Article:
About the Meditation Podcast
Meditation session led by Kimberly Brown.
The guided meditation begins at 14:31.
For centuries Himalayan practitioners have used meditation to quiet the mind, open the heart, calm the nervous system, and increase focus. Now Western scientists, business leaders, and the secular world have embraced meditation as a vital tool for brain health.
Whether you’re a beginner, a dabbler, or a skilled meditator seeking the company of others, join expert teachers in a forty-five-minute weekly program designed to fit into your lunch break. Each session will be inspired by a different work of art from the Rubin Museum’s collection and will include an opening talk, a twenty-minute meditation session, and a closing discussion.
This program is supported in part by the Hemera Foundation with thanks to our presenting partners Sharon Salzberg, the Interdependence Project, and Parabola Magazine.
The unusually large dimensions of this painting suggest that it was intended as a mural; the painted cloth would be glued to a temple wall. This technique is most common from the 19 century onward. That the deities are set in a common landscape is almost imperceptible due to the almost baroque density of the composition, with deities, halos, and lotuses cut off at the edges of the canvas. The rich jewelry with thick pearls, the flower-studded background, the almost abstract rendering of the rocks, and the variety of halo forms used in this painting are also typical of the nineteenth century.
The forest goddess Parnashavari is easily recognized by her distinctive garland and skirt made of thatched green leaves. She is associated with the Shavari tribe of ancient India and is an example of an Indian folk deity who has been absorbed into Tantric Buddhism. She is associated with the practice of healing, particularly curing contagious diseases and suppressing epidemics. Her central face is semi-wrathful with a furrowed brow and bearing tiny fangs. In one of her hands she holds a fan of new leaves, heavy with fruit and flowers. She is here associated with Buddha Akshobhya, represented at the top center, and another wrathful goddess with six arms underneath her.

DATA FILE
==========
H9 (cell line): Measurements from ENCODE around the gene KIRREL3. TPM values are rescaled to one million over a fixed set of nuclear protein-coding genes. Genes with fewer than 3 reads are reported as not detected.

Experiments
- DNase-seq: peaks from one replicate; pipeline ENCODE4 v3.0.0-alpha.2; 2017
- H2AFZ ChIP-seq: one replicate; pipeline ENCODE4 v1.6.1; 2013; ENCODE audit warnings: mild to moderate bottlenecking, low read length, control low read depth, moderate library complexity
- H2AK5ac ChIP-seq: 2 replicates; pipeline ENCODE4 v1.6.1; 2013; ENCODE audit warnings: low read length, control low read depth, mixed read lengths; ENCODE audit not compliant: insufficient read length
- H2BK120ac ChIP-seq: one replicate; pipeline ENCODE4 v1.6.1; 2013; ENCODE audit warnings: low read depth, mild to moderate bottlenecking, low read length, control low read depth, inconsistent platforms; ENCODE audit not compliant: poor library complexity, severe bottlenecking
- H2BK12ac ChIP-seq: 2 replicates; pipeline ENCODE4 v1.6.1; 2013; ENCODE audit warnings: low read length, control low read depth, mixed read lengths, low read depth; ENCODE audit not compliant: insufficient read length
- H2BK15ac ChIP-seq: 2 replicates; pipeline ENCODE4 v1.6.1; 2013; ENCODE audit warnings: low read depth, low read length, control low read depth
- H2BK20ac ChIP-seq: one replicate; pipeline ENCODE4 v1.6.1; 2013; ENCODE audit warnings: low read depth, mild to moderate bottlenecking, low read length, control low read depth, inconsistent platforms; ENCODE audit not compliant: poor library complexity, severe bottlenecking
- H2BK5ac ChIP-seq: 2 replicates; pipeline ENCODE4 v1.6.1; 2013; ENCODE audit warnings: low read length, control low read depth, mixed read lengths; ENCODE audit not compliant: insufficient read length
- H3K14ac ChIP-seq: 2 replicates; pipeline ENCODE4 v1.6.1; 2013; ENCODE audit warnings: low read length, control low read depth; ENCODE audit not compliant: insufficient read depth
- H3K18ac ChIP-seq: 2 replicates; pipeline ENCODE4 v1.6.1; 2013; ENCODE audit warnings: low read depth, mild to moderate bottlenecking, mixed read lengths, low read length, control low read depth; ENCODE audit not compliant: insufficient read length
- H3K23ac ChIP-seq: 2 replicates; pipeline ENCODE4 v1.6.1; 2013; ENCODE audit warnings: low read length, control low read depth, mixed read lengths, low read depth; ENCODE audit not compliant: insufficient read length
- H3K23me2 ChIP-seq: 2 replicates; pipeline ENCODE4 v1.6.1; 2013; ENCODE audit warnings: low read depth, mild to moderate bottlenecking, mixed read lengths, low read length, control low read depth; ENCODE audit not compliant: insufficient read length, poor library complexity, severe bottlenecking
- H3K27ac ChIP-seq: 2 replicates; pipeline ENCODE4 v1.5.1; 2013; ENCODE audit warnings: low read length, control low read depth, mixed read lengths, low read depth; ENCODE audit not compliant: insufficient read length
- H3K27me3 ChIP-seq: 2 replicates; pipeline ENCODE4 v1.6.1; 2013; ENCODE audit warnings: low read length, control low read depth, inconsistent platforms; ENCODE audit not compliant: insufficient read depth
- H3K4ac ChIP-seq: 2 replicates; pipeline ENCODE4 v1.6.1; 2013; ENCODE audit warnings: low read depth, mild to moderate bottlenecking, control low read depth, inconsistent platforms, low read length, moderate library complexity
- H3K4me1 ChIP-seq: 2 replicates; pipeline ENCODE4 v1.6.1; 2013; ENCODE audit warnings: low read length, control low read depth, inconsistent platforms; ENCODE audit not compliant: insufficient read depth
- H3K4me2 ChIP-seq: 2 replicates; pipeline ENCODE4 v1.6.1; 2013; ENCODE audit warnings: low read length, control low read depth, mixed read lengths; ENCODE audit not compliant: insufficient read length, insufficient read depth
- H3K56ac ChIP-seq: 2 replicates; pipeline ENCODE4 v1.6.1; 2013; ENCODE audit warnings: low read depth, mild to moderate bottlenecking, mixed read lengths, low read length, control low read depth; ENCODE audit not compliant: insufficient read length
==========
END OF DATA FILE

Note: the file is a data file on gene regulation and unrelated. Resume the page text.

About the Speaker
Kimberly Brown is a meditation teacher and author. She leads classes and retreats that emphasize the power of compassion and kindness meditation to reconnect us to ourselves and others. Her teachings provide an approachable pathway to personal and collective well-being through effective and modern techniques based on traditional practices. She studies in both the Tibetan and Insight schools of Buddhism and is a certified mindfulness instructor. Her new book, Navigating Grief And Loss: 25 Buddhist Practices to Keep Your Heart Open to Yourself and Others, was published in November 2022, and an updated edition of Steady, Calm, and Brave will be released in January 2023. Both are published by Prometheus Books. You can learn more about Kimberly on her website.